For me, it's more of an experimentation thing, a chance to get some practice time behind the rotary just to see what I can do with my DeWalt. I know your comment was directed more to the OP, but I wouldn't mind getting some real hands on experience performing some wetsanding and removing the sanding marks with both a DA and rotary on my 93 Civic (currently in the death throes of clear coat failure). After all is said and done, I would sneak my Civic under the cover of darkness to Maaco or Earl Scheib to get a low priced paint job. And after that, possibly some more skill building with wet sanding and reducing any orange peel!

  10. #10
    Recovering PC Addict Bounty's Avatar
    Join Date
    Apr 2009
    Location
    Miami Florida
    Posts
    541
    Rep Power
    23

    Re: Peeling clearcoat - tips on how to make look less bad?

    Quote Originally Posted by ClearlyCoated View Post
    For me, it's more of an experimentation thing, a chance to get some practice time behind the rotary just to see what I can do with my DeWalt. I know your comment was directed more to the OP...
    Yup...answer was for the original poster I quoted. He stated his car was a "track-only" vehicle so we know it'll sustain plenty of abuse to the paint surface after any repairs (which will only be temporary anyway). No sense investing in hundreds of dollars of pads, products, and machines to make a quick fix which will look the same in two months or worse...really damage the paint and burn thru.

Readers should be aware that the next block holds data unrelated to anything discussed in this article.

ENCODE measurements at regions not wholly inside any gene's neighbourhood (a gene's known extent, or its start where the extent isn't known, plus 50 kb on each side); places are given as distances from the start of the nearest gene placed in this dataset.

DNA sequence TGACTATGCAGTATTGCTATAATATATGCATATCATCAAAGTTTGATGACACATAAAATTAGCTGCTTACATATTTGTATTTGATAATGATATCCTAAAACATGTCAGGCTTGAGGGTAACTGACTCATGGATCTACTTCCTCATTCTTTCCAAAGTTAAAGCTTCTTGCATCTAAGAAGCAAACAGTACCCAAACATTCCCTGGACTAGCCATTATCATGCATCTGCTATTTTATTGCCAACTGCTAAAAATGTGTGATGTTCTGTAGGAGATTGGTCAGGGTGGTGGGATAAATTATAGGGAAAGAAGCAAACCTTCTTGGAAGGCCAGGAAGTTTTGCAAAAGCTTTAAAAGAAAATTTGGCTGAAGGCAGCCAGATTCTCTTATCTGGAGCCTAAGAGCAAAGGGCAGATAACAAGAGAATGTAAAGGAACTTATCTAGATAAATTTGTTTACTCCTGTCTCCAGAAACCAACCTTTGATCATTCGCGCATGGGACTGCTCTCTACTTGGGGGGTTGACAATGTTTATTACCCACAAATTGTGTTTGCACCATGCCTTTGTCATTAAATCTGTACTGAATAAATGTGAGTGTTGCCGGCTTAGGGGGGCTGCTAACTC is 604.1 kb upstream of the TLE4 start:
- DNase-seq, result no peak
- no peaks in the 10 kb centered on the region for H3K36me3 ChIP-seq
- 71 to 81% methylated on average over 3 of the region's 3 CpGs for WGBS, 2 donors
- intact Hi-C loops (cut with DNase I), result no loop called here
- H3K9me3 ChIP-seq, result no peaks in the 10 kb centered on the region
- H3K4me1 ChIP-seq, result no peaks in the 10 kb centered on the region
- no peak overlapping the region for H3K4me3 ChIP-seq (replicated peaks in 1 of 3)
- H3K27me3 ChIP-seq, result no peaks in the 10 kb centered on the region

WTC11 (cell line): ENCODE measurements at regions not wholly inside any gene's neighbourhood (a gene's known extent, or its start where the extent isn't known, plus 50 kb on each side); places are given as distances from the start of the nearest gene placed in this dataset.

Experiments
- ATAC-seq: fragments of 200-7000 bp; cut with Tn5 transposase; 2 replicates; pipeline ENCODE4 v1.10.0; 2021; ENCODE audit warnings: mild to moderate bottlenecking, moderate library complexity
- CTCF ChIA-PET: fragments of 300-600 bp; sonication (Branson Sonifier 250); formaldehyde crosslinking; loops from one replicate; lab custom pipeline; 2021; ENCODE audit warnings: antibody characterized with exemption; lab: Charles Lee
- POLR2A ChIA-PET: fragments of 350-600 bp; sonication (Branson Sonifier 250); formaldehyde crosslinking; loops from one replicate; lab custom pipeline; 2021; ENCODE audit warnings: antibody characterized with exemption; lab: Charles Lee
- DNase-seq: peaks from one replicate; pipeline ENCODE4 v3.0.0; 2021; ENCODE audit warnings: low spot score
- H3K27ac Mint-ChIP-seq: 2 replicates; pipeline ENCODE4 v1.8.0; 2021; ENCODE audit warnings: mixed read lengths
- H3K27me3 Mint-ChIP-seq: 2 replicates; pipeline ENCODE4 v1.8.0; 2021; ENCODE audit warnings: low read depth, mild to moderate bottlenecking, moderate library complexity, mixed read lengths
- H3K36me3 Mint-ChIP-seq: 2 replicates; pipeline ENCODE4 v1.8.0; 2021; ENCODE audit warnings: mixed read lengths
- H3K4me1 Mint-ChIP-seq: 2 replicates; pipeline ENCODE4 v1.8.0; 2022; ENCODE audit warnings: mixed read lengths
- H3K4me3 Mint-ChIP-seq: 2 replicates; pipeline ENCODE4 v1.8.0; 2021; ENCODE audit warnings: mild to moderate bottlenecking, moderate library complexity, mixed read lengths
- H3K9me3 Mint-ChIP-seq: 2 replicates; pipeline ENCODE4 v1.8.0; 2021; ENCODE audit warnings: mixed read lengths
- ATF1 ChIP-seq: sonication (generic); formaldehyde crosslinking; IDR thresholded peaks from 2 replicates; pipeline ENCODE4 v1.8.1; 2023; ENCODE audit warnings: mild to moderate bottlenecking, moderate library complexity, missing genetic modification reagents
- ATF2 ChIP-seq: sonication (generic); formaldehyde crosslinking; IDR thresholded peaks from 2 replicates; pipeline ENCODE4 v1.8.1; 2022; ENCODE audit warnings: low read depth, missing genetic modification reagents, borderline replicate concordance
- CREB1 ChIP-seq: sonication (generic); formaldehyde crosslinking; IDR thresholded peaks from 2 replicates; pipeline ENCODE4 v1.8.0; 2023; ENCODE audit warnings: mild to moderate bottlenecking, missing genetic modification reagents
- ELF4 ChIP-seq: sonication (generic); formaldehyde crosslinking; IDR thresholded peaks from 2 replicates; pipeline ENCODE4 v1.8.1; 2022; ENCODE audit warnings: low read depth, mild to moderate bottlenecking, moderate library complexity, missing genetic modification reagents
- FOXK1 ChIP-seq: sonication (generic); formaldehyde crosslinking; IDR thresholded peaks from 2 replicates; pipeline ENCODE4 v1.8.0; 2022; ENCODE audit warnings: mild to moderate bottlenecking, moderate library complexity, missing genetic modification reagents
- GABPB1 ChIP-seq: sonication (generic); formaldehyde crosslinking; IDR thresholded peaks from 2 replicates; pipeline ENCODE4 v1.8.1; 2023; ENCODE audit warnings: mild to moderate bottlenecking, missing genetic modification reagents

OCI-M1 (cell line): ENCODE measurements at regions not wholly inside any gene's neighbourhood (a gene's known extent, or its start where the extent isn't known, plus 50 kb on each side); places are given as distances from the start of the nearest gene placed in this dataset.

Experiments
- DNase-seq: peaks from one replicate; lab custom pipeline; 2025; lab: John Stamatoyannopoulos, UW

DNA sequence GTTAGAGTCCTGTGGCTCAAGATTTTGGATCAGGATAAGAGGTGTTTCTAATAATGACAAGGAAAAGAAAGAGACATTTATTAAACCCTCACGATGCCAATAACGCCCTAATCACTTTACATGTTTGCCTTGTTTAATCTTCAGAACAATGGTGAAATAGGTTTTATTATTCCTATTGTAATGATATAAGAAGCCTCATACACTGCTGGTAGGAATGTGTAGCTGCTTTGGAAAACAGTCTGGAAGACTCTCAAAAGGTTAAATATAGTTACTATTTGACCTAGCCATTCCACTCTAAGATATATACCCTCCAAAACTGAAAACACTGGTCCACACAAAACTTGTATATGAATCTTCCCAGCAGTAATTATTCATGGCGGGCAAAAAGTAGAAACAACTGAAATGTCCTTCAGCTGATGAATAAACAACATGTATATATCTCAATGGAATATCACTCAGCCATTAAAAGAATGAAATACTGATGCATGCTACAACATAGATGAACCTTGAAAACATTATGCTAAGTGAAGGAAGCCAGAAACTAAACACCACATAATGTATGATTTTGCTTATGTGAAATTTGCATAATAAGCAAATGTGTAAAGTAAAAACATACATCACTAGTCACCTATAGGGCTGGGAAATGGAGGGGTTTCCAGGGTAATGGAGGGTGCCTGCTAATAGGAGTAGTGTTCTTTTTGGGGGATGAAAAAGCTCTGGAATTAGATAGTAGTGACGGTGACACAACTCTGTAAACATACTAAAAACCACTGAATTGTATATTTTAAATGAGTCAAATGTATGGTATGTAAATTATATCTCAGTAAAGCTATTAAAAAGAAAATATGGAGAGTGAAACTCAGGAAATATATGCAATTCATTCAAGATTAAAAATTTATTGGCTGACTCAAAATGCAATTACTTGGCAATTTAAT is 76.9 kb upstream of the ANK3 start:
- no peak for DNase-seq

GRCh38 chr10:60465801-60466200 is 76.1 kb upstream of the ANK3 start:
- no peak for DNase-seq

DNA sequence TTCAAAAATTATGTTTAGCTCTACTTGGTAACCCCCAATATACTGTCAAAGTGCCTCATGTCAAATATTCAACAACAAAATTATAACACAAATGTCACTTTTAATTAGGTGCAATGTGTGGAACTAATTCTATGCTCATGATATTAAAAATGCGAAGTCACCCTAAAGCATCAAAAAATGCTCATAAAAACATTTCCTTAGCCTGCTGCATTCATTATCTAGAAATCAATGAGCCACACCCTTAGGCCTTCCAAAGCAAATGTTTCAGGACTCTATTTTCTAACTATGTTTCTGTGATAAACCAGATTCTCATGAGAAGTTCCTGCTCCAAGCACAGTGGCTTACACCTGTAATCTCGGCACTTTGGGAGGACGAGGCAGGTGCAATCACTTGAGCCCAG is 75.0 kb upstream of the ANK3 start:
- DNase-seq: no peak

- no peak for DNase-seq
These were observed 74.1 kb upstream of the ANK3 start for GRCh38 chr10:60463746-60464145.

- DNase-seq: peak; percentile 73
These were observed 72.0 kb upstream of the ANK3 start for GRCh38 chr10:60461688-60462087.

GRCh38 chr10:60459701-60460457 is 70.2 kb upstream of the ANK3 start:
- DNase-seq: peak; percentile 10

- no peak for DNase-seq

but I wouldn't mind getting some real hands on experience performing some wetsanding and removing the sanding marks with both a DA and rotary on my 93 Civic (currently in the death throes of clear coat failure). After all is said and done, I would sneak my Civic under the cover of darkness to Maaco or Earl Scheib to get a low priced paint job. And after that, possibly some more skill building with wet sanding and reducing any orange peel!
    In your case...since you already have the tools, products and desire to tackle the job I'd go to a local junkyard and pick up a panel for $10 or whatever and practice there before I attempt new techniques...especially wetsanding...on something I have to be seen in everyday.

Page 1 of 2 12 LastLast

Thread Information

Users Browsing this Thread

There are currently 2 users browsing this thread. (0 members and 2 guests)

Similar Threads

  1. The Clearcoat Failure Photo Archive
    By Mike Phillips in forum Hot Topics
    Replies: 70
    Last Post: Apr 22nd, 2014, 04:02 PM
  2. Makeover tips and advice for a beginner wanted!
    By Syco Stang in forum Detailing 101
    Replies: 23
    Last Post: Aug 17th, 2008, 06:38 PM
  3. Meguiars brunei bad reputation
    By prelude86 in forum Detailing for dollars
    Replies: 22
    Last Post: Feb 14th, 2008, 06:39 AM
  4. Tips, tricks, and tools to make washing faster
    By FromThisSoil in forum Detailing 101
    Replies: 26
    Last Post: Nov 6th, 2006, 03:06 AM
  5. Replies: 11
    Last Post: Nov 4th, 2006, 08:57 PM

Posting Permissions

  • You may not post new threads
  • You may not post replies
  • You may not post attachments
  • You may not edit your posts
  •